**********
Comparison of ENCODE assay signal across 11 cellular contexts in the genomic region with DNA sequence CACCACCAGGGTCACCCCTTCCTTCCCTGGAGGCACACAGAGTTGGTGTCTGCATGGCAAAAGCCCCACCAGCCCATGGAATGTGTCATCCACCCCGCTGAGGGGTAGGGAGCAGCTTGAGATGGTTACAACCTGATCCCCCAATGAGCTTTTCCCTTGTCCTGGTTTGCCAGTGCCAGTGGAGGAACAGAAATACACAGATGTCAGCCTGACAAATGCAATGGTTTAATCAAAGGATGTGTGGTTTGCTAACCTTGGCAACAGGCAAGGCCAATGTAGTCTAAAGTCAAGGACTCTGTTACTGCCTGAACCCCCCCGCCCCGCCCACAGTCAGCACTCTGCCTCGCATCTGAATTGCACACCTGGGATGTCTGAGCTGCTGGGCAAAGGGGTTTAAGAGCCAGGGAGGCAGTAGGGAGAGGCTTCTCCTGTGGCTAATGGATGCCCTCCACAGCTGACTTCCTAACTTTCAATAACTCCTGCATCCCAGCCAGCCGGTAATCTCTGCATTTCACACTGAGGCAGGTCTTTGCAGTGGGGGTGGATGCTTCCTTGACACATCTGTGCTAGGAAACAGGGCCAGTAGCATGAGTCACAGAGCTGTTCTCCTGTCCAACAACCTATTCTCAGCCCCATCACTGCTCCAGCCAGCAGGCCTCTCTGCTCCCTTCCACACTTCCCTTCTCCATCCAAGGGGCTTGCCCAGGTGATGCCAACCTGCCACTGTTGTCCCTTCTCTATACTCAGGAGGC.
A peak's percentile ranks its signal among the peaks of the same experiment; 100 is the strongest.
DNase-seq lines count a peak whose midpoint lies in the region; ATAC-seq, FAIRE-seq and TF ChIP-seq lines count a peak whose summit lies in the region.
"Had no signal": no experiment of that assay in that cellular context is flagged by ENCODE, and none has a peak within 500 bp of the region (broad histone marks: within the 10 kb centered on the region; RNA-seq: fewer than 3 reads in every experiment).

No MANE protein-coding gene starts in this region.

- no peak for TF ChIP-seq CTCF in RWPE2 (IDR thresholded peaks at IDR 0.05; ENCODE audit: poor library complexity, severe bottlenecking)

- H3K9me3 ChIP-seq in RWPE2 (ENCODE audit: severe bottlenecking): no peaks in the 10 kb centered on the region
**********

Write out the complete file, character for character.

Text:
Comparison of ENCODE assay signal across 11 cellular contexts in the genomic region with DNA sequence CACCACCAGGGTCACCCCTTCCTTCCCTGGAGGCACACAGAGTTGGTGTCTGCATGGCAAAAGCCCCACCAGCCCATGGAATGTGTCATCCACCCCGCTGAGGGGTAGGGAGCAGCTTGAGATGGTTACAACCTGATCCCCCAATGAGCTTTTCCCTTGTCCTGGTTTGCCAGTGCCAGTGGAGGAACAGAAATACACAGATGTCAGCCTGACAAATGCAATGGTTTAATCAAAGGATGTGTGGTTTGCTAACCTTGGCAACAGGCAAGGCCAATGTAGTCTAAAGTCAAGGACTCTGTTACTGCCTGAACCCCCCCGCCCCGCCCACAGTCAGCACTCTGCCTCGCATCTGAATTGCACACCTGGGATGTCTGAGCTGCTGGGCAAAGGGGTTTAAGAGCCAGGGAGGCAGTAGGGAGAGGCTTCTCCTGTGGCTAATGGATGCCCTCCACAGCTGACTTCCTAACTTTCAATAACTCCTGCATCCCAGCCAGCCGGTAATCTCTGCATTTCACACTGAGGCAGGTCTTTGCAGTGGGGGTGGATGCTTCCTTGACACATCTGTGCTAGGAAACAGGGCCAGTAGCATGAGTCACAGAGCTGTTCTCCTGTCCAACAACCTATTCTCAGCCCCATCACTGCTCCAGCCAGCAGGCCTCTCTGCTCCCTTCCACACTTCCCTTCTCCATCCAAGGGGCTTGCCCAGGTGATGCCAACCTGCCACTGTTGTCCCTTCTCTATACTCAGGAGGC.
A peak's percentile ranks its signal among the peaks of the same experiment; 100 is the strongest.
DNase-seq lines count a peak whose midpoint lies in the region; ATAC-seq, FAIRE-seq and TF ChIP-seq lines count a peak whose summit lies in the region.
"Had no signal": no experiment of that assay in that cellular context is flagged by ENCODE, and none has a peak within 500 bp of the region (broad histone marks: within the 10 kb centered on the region; RNA-seq: fewer than 3 reads in every experiment).

No MANE protein-coding gene starts in this region.

- no peak for TF ChIP-seq CTCF in RWPE2 (IDR thresholded peaks at IDR 0.05; ENCODE audit: poor library complexity, severe bottlenecking)

- H3K9me3 ChIP-seq in RWPE2 (ENCODE audit: severe bottlenecking): no peaks in the 10 kb centered on the region